Dr. Terry A. Gordon

the wounded healer

Maintaining a Positive Outlook While Enduring a Tragedy

It is all about one’s perspective.

Crap Happens! We all know that. Why it happens has confounded some of the wisest people who have lived on this earth. Why bad things happen to innocent people is even more perplexing. I first contemplated that dilemma as a young man when my father endured a painfully, horrific death due to prostate cancer. Dad was a prince among men and from my perspective as a 22 year-old, I couldn’t come to grips as to why a good God would allow such a gentle man to suffer in such an inhumane fashion. It would take me decades of searching until I stumbled upon an understanding.

You know, all too often when confronted with adversity, we tend to blame someone or something else for our misfortune. God might become the recipient of that displeasure. If not the one being blamed, often we ascribe harsh conditions in our lives to “God’s will”. Some believe that God punishes us for evil deeds we have committed in the past and that we deserve the heartache that comes our way. I do not personally subscribe to that conviction.

My belief is that life has a way of offering that which we need the most. Many of the world’s religions promote the notion that what is to be experienced in one’s lifetime is chosen and predestined prior to birth. This is either divinely determined or as some feel, the actual selection is made by the individual who chooses ahead of time what it is to be learned during this incarnation. In either case, the impetus behind the choice is predicated on the spiritual needs of the individual.

If you embrace this premise, then anything that happens simply cannot be a mistake; there can be no such thing as an accident or a misstep. And everything then — is in perfect order.

Now I have to admit since Tyler’s injury, there have been a number of occasions when I’ve doubted this. After all why would I have chosen a tragedy such as this? What possible purpose could come from such a life-altering injury involving my son? Why hadn’t I chosen to let this spinal cord injury be mine?

What I have embraced is that a life’s experience becomes a tragedy, only if we make the conscious decision to make a calamity out of it. We might just as easily choose to accept encounters such at this as a gift from the Divine, a learning tool that helps propel us on to a higher path.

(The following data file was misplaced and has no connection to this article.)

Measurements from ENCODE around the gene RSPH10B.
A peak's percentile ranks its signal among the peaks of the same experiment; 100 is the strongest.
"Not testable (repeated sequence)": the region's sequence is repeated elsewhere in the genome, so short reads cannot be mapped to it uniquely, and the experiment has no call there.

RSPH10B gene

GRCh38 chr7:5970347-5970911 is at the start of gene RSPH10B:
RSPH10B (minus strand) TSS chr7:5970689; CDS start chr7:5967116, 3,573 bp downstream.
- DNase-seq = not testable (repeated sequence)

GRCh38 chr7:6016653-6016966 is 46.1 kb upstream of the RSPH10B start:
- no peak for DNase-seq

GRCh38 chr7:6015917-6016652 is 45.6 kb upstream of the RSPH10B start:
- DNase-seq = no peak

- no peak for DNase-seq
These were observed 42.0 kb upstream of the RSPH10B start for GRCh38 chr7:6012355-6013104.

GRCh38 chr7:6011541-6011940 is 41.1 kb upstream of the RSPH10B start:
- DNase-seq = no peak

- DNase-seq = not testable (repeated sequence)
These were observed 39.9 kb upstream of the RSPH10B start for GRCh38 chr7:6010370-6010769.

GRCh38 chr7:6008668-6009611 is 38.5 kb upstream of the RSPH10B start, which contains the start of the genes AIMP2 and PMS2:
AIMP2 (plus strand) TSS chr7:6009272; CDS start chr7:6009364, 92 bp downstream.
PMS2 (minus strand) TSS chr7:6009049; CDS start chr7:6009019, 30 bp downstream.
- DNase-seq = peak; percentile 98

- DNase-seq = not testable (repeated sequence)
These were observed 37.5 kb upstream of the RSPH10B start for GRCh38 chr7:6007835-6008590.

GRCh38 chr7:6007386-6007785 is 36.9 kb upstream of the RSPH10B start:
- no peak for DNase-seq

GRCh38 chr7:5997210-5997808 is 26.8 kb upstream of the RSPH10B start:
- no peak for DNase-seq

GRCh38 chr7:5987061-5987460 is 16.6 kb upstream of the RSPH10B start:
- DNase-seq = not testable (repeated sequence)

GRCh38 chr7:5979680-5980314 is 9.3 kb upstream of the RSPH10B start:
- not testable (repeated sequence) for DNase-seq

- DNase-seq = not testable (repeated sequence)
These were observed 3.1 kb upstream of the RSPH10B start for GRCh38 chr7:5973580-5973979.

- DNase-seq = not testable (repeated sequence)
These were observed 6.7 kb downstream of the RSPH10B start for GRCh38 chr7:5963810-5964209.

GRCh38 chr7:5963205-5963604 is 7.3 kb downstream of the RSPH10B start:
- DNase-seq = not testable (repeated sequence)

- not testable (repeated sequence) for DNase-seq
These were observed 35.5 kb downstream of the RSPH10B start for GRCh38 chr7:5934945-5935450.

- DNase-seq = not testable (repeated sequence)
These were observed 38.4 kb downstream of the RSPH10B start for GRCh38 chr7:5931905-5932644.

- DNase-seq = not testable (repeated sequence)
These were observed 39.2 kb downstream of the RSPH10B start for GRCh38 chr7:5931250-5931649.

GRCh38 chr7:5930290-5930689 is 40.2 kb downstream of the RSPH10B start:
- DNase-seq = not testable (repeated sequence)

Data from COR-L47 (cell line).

Carl Perkins once said, “If it weren’t for the rocks in its bed, the stream would have no song.” Such is the effect of obstacles along our path…they actually enrich the experience.

I ultimately came to an appreciation that I really had only two possible choices of how to respond to this circumstance. I could either accept the gift for what it is or I could resist the offering. The more I resisted, the greater magnified became the pain and the more the suffering was compounded. Resistance led to resentment. Resentment fueled and anger and turmoil.

It was only when I allowed myself to change the thought that the answer came to me. You know, everything in life is a thought. What you think of me is your thought of me. What you think of this conversation is your thought of this interaction. What you think of your significant other is your thought. What you think of an injury or a loss is merely your thought of that experience.

As Dr Wayne Dyer often says, “When you change the way you look at things, the things you look at change.” Once I changed the thought about our so-called tragedy and accepted the experience as a gift from the Divine, peace ensued and my transformative rebirth began.

For certain, not every gift we receive comes wrapped in beautiful paper. Occasionally its package reveals something so revolting that it is unimaginable what possible benefit could come from it. But the gift I received offered me a new way to see experiences, a new way to interpret adversity, a way to transform suffering into insight.

The truth is that the happiest people don’t necessarily have the best of everything, but they definitely make the best of everything they have.